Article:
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This article explores the impact conservative criticism has had on companies’ behaviour in Brazil. We investigate whether Natura and Boticário − the two largest Brazilian cosmetics companies − have maintained or reversed LGBTQ-oriented marketing and advertising when confronted with criticism from conservative groups. We draw on interviews with stakeholders, company investors and LGBTQ activists, in addition to complaints filed with the Conselho Nacional de Autorregulamentação Publicitária (National Council for Advertising Self-Regulation, CONAR), and companies’ documents on finance and social responsibility. Overall, even when faced with a negative backlash from conservative opinion, companies have persisted in their commitment to diversity issues and LGBTQ inclusion in marketing. However, firms have also employed evasive strategies, such as targeted communication and less controversial forms of retail design, signalling compromises with conservative stakeholders and customers.
Latin America differs from our other cases in crucial ways. It did not suffer as badly from the Great Recession as did many other regions, although it experienced its own crisis when the boom in commodity prices burst. And historically, cultural issues over race and ethnicity had not been as politicized as in Europe and North America. Nevertheless, we see a similar causal process in this region as in our other cases. As regional economies suffered, antagonism towards politics as usual increased. The nature of discontent, however, differed radically depending on the details of the dominant political order it opposed. In Brazil, discontent came to resemble Trumpism, with a focus on cultural issues that had been addressed by the formerly dominant Workers’ Party, while also addressing rampant corruption. In Chile, discontent centered on the elitism of Chile’s democracy, and the institutions that reinforced it, placed insurmountable barriers in the path of political outsiders and insurgent parties; as a result, discontent in Chile manifested as mass contention. This chapter uses analysis of existing datasets (including LAPOP and national election studies) to show how economic concerns, exacerbated by democratic deficits, drove discontent over cultural discontent, corruption, and elitism.
Roaming around in São Paulo can be quite a stimulating experience: The city’s bustling rhythm, its effervescent cultural life, and its ethnic heterogeneity leave little room for doubt as to why Brazil’s largest city is generally considered South America’s most vibrant and cosmopolitan metropolis. Meanwhile, the city’s “tough concrete poetry”1 also bespeaks a configuration in which human bodies are dwarfed and citizens are constantly reminded of their respective place – a proverbial “city of walls”2 in which the utopia of a universally accessible and politically empowering public space has long since been thwarted by a maze of privatized streets, fortified urban enclaves, and an omnipresent array of surveillance devices. Despite the local elites’ attempts to depict São Paulo as a place which is defined by both its tolerance and its diversity,3 the city’s very material configuration thus indicates an urbanistic model which segments and separates more than it joins and unites. Rather than the clichéd melting pot, São Paulo resembles a kaleidoscope in which social class and ethnic affiliation assign each citizen a precise spatial coordinate in a cityscape defined by a mesh of internal frontiers – some brutally physical, others more subtle and ethereal – and the corresponding characteristic of an almost suffocating impermeability.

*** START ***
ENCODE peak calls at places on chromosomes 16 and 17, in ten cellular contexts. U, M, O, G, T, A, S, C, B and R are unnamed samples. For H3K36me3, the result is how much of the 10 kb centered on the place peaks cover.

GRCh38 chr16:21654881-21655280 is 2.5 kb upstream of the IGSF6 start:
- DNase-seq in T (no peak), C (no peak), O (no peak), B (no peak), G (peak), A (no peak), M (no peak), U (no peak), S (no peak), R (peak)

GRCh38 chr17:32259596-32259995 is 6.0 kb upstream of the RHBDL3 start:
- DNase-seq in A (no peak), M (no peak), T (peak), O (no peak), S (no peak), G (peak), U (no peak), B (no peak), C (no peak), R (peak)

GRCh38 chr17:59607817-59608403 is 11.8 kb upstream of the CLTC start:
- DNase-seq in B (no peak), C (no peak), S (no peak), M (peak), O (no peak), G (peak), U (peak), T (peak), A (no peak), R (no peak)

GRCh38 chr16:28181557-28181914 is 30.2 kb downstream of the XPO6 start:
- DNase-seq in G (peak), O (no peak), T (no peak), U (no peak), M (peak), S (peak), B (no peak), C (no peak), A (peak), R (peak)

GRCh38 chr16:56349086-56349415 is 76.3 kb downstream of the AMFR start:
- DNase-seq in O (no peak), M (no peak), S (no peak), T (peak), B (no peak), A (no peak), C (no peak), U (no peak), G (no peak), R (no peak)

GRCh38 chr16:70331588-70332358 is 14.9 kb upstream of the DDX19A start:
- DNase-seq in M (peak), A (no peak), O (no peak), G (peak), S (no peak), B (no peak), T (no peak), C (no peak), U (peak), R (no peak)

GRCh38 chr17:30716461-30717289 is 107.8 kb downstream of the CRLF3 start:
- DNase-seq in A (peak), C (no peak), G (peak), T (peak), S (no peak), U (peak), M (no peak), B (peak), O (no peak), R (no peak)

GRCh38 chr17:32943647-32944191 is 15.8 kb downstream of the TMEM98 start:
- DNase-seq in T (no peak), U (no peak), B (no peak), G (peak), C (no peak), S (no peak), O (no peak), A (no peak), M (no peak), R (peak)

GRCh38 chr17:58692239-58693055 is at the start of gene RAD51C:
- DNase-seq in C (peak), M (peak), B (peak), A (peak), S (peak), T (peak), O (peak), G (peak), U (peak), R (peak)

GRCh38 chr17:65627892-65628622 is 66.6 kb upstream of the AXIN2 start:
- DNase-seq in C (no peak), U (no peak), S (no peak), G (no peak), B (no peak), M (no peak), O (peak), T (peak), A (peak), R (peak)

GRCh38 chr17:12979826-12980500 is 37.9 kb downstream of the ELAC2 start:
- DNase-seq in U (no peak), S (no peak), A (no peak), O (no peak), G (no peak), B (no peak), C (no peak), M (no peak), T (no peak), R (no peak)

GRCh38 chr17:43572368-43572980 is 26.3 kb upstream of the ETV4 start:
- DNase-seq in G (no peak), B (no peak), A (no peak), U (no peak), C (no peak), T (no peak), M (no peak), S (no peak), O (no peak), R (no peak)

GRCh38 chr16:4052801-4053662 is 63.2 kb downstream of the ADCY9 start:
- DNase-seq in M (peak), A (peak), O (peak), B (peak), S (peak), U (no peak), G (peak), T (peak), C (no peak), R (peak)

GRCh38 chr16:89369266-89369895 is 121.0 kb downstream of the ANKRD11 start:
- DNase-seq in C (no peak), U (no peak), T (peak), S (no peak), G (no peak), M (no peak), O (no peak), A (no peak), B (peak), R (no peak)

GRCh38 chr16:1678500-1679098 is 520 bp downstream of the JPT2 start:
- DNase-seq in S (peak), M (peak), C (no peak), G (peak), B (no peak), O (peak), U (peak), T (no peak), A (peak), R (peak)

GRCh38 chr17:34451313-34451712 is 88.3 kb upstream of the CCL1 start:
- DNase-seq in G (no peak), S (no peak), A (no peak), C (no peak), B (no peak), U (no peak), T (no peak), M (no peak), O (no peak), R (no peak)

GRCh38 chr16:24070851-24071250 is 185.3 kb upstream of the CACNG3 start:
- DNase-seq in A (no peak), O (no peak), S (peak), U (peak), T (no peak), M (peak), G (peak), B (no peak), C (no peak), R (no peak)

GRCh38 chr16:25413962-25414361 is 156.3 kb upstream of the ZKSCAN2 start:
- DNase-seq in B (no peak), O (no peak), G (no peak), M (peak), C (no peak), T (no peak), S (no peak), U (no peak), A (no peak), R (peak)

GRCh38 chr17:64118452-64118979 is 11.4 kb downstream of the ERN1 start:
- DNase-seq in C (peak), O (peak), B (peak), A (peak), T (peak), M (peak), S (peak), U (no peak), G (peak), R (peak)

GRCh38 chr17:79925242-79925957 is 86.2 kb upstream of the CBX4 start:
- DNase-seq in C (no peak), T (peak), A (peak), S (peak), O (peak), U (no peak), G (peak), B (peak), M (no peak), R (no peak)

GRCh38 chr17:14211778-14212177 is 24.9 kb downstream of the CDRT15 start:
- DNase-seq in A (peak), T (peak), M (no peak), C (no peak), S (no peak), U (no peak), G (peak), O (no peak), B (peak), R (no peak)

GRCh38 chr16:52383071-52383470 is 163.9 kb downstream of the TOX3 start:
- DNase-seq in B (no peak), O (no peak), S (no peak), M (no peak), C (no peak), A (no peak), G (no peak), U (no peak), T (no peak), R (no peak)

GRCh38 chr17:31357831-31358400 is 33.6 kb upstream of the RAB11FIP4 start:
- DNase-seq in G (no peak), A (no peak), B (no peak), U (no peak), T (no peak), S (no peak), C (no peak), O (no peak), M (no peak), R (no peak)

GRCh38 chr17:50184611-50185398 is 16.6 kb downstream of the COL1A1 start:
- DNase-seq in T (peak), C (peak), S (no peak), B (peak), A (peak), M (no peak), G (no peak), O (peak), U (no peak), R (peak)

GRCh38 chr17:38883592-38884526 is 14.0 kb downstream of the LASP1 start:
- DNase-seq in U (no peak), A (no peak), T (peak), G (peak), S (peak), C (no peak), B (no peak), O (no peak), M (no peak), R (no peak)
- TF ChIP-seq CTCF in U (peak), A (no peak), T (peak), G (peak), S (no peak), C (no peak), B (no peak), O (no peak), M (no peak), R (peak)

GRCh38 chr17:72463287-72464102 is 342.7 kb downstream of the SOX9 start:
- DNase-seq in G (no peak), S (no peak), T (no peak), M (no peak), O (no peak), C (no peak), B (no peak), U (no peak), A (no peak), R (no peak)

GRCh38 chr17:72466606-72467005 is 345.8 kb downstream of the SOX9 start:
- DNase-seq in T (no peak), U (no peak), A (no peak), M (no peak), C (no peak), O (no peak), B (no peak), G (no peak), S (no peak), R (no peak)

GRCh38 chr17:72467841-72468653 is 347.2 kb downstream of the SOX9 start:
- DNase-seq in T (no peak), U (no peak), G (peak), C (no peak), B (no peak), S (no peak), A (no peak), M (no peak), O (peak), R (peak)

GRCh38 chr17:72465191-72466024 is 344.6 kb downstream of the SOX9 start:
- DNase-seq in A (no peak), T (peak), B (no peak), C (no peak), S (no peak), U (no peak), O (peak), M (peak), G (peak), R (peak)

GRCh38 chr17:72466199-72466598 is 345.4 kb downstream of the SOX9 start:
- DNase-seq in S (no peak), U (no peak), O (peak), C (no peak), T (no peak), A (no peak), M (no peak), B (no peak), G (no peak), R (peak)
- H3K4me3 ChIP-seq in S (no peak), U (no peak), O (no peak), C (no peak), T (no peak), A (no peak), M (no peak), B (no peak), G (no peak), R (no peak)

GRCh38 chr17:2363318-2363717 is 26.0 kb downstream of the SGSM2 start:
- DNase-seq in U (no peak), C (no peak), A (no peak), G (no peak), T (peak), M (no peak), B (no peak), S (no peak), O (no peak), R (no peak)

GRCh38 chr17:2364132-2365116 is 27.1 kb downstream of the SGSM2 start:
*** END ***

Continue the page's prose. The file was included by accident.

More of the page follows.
This chapter investigates questions of language, context, cross-cultural communication and collective learning through three examples from Fórum Shakespeare. For the past twenty years, the (almost) bi-annual project Fórum Shakespeare has brought young actors from Brazilian peripheries together with theatre makers and audiences to ask questions about multicultural, multilingual and potentially mutually beneficial ways of engaging with Shakespeare. The three case studies discussed in this chapter include: Paul Heritage’s work on Romeo and Juliet with a group of juvenile prisoners in Rio de Janeiro in 1999; Bridget Escolme’s workshops for young people in Rio de Janeiro, Salvador and Brasília in 2011, 2013 and 2014; and Catherine Silverstone’s lecture and workshop for general audiences in São Paulo in 2016. The Fórum – and each case study – insists on the plurality of Shakespeare. The chapter explores how professional and non-professional participants have disturbed the harmful assumptions and challenged the negative expectations that limit young people, while teaching pleasure, resilience and compassion through performance. In Fórum Shakespeare meaning has consistently been constructed through exchange, with participants’ embodied acts of translation introducing new understandings of how working inter-culturally with Shakespeare’s texts can allow different stories to be told.
Shark remains are common in coastal archaeological sites in southern Brazil. Here we present an analysis of microwear visible on shark teeth found at the Rio do Meio site in Florianópolis, Brazil. It demonstrates that hafted shark teeth were used to work soft materials such as leather, as well as semihard materials such as wood and bone, whereas others probably functioned as arrowheads. The results also show a possible preference for tiger shark teeth use for woodworking. The identified technical motions include piercing, cutting, and scraping, as well as scaling and sawing. These findings allow us to question the common interpretation of shark teeth use as ornaments and as having symbolic value. Instead, shark teeth seem to have been used as tools and weapons in daily life.